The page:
Expert Interview Series: Kate Morris of Distilledby Anvil on April 9, 2014Expert Interview Series
What inspires the leaders and experts in the search engine marketing industry and community? In our “Interviews with Experts” blog series, Anvil features fellow experts in an interview-style post discussing what inspires them, how they got into the search engine marketing industry and more.
We’re excited to have the chance to interview Kate Morris and look forward to sharing her insights and passion. Kate is a principal consultant at Distilled, where she heads up the consultant team and project planning at the Seattle office. Kate spoke at the 2014 SEMpdx SearchFest in February in Portland and was kind enough to share her insights with us.
And now for the interview, enjoy!
When did you know that the SEM industry was your chosen career path?
It wasn’t immediately. I started in PPC as a marketing intern, and then worked in search just after getting my marketing degree. After about 6 months, I took a job as a marketing manager doing everything from print ads to tradeshows. I knew it was my calling when at the end of 2 years there, my primary job was the website and online marketing overall.
Why and what keeps you passionate about the industry today?
The web is so important to commerce and I’ve seen such horrible content/websites that it has almost become my mission to help fix the web to be the best it can be. Most of the “bad” on the web is just due to ignorance of web technologies and bad coding, but then there is also the set of people just out there to make the quick dollar. I am passionate about educating the former and working toward hindering those that would take advantage of people, consumers on the web.
My passion is in teaching. Teaching that online marketing, SEO, PPC, Social, Display, Email, etc. is all about knowing the consumer. It’s not magic and it’s not a ploy to destroy small business. It’s great when a business person finally sees that the power to change the web landscape is in the hands of their customers. Treat them right, and your whole life can change.
What is your greatest success and/or failure (what accomplishment are you most proud of)?
My greatest failure; might as well start with that. It’s a toss-up: letting a former boss taint my love for writing with one comment and also not voicing my opinions sooner.
A former boss brought me into his office one day early on in my career and tore apart some content I had written. Then ended the meeting with “I thought you were supposed to be a good writer.” I can see how that that one comment set me pretty far back. Mind you, I went out and bought books on marketing copywriting and tried to get better, but I was convinced I was a horrible writer.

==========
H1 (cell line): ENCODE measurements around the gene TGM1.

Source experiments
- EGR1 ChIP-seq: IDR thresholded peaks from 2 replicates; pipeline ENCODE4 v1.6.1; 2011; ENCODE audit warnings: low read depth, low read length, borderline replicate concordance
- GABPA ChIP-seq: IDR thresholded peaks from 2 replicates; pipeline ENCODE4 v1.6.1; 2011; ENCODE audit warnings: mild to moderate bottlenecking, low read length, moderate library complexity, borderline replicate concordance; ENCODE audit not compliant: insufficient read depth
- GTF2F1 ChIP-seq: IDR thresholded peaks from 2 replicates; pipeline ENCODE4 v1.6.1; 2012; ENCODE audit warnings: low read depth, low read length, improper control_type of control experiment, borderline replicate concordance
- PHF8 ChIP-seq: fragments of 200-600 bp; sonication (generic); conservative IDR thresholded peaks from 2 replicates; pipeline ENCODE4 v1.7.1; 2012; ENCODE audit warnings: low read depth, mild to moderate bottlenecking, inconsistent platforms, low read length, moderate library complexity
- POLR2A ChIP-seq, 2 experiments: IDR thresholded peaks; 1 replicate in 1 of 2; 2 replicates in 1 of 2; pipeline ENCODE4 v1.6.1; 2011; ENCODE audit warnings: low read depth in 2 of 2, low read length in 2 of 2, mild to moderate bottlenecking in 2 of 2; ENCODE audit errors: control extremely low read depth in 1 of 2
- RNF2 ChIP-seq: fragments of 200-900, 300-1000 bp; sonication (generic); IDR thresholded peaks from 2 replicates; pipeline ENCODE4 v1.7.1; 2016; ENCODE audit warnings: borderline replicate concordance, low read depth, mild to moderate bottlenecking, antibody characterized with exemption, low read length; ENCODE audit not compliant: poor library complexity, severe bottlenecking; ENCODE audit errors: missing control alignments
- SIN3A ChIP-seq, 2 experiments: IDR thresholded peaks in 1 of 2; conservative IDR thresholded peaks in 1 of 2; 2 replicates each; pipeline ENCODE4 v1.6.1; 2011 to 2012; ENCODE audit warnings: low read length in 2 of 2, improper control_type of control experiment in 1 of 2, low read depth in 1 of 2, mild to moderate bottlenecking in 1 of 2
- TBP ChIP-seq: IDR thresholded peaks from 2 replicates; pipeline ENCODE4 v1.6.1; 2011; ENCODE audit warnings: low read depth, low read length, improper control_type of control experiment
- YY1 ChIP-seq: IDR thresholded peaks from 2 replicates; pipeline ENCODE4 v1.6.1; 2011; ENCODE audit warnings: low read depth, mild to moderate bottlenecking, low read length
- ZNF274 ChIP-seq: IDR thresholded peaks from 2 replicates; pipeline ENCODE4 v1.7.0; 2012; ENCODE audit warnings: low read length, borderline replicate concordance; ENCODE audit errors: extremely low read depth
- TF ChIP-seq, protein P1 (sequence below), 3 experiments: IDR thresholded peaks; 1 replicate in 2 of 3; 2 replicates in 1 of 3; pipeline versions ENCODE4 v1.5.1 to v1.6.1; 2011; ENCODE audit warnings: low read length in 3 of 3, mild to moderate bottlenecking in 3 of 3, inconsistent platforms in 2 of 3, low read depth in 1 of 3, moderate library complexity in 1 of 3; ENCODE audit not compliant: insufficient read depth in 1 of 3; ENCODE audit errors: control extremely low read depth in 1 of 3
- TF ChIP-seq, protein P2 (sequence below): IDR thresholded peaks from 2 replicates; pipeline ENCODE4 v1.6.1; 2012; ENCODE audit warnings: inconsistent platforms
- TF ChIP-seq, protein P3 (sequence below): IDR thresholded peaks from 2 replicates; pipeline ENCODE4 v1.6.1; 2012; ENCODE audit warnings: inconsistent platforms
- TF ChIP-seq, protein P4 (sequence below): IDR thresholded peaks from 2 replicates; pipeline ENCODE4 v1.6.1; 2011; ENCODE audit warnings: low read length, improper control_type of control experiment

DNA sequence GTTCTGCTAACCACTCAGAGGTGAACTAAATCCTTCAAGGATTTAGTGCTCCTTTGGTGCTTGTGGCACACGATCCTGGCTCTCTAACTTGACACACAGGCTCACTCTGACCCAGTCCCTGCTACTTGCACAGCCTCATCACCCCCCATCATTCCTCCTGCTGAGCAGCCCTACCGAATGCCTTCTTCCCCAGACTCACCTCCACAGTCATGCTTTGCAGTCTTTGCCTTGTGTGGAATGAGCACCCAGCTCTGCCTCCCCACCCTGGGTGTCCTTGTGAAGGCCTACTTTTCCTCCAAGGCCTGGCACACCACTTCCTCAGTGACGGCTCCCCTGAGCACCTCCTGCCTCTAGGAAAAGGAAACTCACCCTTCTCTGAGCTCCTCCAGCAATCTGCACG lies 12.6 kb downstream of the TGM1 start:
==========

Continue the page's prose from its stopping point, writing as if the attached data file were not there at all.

The second is seeing industry trends early on and not voicing my opinions on them. Back in 2005, I was working in-house, in charge of 30+ domains, and saw Google start personalized search. I knew this was the start of not having as much accurate data over time. I told this to my C-level at the time, but it wasn’t for another 5 or so years before it really came to fruition.
My greatest accomplishment or what I am most proud of. I am going to say it’s going to be my MBA. It was a goal I had during my undergrad. I completed it while on my own (independent online marketer) and paid for it without taking on loans. I still look back to that period of time and wonder how I did so much in a small period of time.
What are the top three tools you can’t live without?
Screaming Frog, Open Site Explorer, and SEO Tools for Excel.
What is the best piece of advice you have for folks looking to get into the search industry (or best piece of advice that you ever got)?
If you’re not pissing someone off with your marketing at some point, you’re not taking enough risks. I translate that in the online marketing world to voicing your opinion, thinking outside of the box, and doing things that piss off competitors. Break something, test things, and work for a company that supports that.
What new digital trends can we expect to see in the next few years?
This is hard because the biggest is the merging of “mobile” and “desktop” into just digital marketing overall. A screen being a screen, regardless of size, but everyone says that. More than that, I foresee better tools that integrate offline and online marketing efforts. There are starting attempts now, but with the digitization of television and the aforementioned mobile merge, the ability to track all forms of media will become easier than ever.
What industry blog or book has influenced or inspired you the most?
Not sure it’s industry, but I really enjoy reading the Harvard Business Review. Once I get a chance to sit down with it, the research and insight from different angles really inspires my work.
What is one of the biggest mistakes that many digital marketers are currently making?
Thinking SEO is something to be scaled. We get so many requests at Distilled from companies and in house marketers that think they need “SEO” and mean they need scalable link building when they actually need things like customer research, content strategy, content development and promotion assistance.
Where can we find you online?
Easiest place is on Twitter @katemorris, but in terms of writing, I can be found most often on State of Digital, Moz, and Distilled’s blog of course.
What do you love most about your city?
Summer time. If you have never seen Seattle in the spring/summer, you must. The colors of the flowers, the sun and relatively low temperatures (that’s 80 in August), and the water/mountains makes the best combination.